- Inability to function properly with the physical body when under stress (there doesn’t seem to be a good parallel with GID here – perhaps because having the “wrong” body impairs functioning almost exclusively during bathroom or bedroom activities)
- People with BIID may struggle to use their legs (if they desire to be paralysed or to have a leg amputation) or their sight (if they desire to be blind) and so on if distressed
- Therians may take on a mindset closer to that of the desired animal or experience phantom limb sensations if distressed (usually referred to as “involuntary shifting” to distinguish it from voluntary shifting, which is pretending behaviour)
- May enjoy “role-playing” as the desired form
- People with GID may role-play as someone with the desired gender in certain games/activities or represent themselves online or to friends as having the desired gender
- People with BIID may represent themselves online or to friends as having the desired disability
- Therians often enjoy role-playing games or casual interaction involving behaviours or activities appropriate for the desired animal, and may describe themselves or refer to themselves as being the desired animal online or to friends
So basically this means that Gender Identity Disorder, Body Integrity Identity Disorder, and Therianthropy pretty much mirror each other. Thus my hypothesis is that they’re really all different variations of the same thing: a disorder involving some kind of mismatch between one’s identity and one’s physical form – in this case gender, disability, and species.
Multiple identity mismatches in one person
It also seems that people who have one kind of identity mismatch are also more likely to have another kind. I have observed that the frequency of GID is significantly higher in people with BIID than in the general population. I have observed the same in therians – many therians identify as a different gender to their physical gender, or identify as an animal of a different gender to their physical gender (for example a female human identifying as a male tiger). I have even met online one therian who has BIID. Together this suggests that someone who has one form of identity mismatch is more likely to have or develop another form of identity mismatch, suggesting that some people are more prone to identity mismatches in general.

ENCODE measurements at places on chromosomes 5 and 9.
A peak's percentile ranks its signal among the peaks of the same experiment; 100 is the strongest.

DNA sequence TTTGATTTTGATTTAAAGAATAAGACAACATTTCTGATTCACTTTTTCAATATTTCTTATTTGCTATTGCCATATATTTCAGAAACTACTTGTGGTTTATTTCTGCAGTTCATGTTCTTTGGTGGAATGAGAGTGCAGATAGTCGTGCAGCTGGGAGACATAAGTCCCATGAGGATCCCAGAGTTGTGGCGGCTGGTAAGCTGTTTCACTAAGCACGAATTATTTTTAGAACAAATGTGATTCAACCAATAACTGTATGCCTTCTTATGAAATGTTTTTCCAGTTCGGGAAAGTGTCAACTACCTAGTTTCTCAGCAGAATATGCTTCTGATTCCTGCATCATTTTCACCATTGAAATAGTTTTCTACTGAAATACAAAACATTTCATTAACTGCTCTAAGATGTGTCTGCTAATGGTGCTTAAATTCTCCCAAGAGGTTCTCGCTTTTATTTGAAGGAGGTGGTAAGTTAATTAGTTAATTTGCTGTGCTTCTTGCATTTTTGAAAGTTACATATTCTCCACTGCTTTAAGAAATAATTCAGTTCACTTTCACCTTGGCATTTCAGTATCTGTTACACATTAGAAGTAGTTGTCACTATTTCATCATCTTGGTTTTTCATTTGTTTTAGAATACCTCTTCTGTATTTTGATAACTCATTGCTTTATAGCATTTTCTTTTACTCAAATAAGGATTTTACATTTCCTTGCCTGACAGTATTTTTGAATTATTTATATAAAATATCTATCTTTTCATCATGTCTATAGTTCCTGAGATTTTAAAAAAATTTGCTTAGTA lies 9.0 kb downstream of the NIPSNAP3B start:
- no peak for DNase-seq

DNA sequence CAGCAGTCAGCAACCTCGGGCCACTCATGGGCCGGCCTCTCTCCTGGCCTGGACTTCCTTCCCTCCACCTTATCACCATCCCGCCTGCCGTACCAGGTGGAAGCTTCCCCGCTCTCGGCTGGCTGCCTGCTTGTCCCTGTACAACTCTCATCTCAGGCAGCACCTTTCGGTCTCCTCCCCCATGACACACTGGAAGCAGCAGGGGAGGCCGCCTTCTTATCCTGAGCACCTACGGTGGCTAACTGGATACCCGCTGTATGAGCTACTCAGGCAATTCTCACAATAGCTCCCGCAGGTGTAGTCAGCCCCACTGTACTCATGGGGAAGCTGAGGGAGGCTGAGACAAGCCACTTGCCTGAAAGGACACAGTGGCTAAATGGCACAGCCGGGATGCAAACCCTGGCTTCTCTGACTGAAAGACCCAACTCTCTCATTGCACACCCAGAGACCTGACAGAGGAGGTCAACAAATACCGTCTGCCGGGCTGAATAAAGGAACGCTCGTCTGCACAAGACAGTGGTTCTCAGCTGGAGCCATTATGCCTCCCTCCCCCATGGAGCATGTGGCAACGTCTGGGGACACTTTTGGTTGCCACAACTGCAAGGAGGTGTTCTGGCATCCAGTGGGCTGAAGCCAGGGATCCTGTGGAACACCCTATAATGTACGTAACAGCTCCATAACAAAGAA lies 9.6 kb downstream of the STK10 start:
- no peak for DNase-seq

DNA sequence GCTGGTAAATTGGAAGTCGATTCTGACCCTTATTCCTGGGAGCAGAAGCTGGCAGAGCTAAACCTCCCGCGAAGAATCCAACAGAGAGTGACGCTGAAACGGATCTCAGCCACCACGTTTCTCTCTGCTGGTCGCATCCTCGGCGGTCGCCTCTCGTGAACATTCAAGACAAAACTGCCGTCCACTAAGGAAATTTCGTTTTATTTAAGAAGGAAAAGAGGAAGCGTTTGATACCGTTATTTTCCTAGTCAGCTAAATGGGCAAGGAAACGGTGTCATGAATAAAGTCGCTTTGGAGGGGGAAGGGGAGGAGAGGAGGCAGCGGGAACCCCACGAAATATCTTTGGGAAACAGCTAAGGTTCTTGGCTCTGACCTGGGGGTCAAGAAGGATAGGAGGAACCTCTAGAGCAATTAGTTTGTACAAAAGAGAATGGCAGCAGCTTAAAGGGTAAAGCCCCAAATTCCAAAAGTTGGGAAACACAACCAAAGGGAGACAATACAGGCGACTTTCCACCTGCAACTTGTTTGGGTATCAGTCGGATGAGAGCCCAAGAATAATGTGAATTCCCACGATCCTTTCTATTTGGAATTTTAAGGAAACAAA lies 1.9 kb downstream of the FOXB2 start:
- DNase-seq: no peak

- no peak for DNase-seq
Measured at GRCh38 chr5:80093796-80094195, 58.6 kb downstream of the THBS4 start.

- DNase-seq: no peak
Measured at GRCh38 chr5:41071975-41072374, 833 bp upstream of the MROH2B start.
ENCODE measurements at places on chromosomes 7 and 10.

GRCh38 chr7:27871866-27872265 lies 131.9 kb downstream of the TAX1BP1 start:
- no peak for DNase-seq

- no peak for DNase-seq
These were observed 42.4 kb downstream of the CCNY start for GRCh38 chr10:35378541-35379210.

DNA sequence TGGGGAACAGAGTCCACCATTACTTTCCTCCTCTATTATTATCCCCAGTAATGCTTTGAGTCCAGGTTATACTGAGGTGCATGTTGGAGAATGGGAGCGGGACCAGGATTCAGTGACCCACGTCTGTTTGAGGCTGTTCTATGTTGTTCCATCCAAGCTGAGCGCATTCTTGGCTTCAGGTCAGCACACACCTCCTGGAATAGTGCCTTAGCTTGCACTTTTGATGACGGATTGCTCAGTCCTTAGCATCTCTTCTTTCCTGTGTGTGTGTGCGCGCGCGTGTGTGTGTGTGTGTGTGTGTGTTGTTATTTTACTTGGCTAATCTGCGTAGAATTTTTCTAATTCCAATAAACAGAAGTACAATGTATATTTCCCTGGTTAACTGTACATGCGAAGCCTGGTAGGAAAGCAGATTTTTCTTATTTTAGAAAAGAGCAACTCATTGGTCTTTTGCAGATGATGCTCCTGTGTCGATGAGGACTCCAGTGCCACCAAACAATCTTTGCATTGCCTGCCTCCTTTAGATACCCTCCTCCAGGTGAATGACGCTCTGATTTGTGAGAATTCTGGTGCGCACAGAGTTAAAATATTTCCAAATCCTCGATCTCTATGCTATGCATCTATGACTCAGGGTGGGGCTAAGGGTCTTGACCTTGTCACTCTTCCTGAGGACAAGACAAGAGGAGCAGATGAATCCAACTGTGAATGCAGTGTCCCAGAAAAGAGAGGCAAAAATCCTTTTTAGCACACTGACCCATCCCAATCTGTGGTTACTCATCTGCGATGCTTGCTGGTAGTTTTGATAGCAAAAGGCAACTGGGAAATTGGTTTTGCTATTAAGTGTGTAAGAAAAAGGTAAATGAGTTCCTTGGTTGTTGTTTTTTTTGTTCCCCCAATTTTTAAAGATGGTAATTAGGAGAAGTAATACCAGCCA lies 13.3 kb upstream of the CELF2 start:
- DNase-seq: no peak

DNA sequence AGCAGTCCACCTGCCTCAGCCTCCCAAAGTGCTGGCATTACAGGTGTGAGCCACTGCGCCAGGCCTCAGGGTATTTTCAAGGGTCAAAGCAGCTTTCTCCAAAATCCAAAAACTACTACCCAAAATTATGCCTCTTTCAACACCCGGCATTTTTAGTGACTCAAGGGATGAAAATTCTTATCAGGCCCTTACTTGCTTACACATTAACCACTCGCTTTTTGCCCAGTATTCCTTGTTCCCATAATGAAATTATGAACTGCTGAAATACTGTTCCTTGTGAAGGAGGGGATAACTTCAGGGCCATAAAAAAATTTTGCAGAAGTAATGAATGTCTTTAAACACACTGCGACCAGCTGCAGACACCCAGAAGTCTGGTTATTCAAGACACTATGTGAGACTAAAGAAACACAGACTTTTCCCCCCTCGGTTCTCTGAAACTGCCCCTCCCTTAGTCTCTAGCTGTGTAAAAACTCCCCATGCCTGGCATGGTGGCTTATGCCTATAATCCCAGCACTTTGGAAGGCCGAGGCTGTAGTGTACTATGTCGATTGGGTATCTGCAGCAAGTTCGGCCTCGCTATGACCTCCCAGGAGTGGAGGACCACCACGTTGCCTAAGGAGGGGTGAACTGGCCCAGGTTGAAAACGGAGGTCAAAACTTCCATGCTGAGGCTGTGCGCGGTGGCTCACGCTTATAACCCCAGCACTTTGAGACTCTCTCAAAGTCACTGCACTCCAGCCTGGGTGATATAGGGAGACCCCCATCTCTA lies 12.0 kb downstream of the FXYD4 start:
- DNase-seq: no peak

I also believe that it is possible for the kind of identity mismatch experienced by a person to change. As I mentioned at the beginning of this post, I no longer have BIID (that is, I no longer identify as a blind person) but do (instead?) have a different form of identity mismatch. In my case, this is Therianthropy. What caused this change I have no idea, but I now identify as a wolf.
Correlation with Autism
There also seems to be a significantly higher frequency of Autism and Asperger’s Syndrome both in people with BIID and in therians (around 1 in 10 – I’m not sure what the case is regarding people with GID), suggesting that Autism may be a contributing factor to a predisposition to identity mismatches – although I’m not sure what the exact mechanism behind this would be, it may be that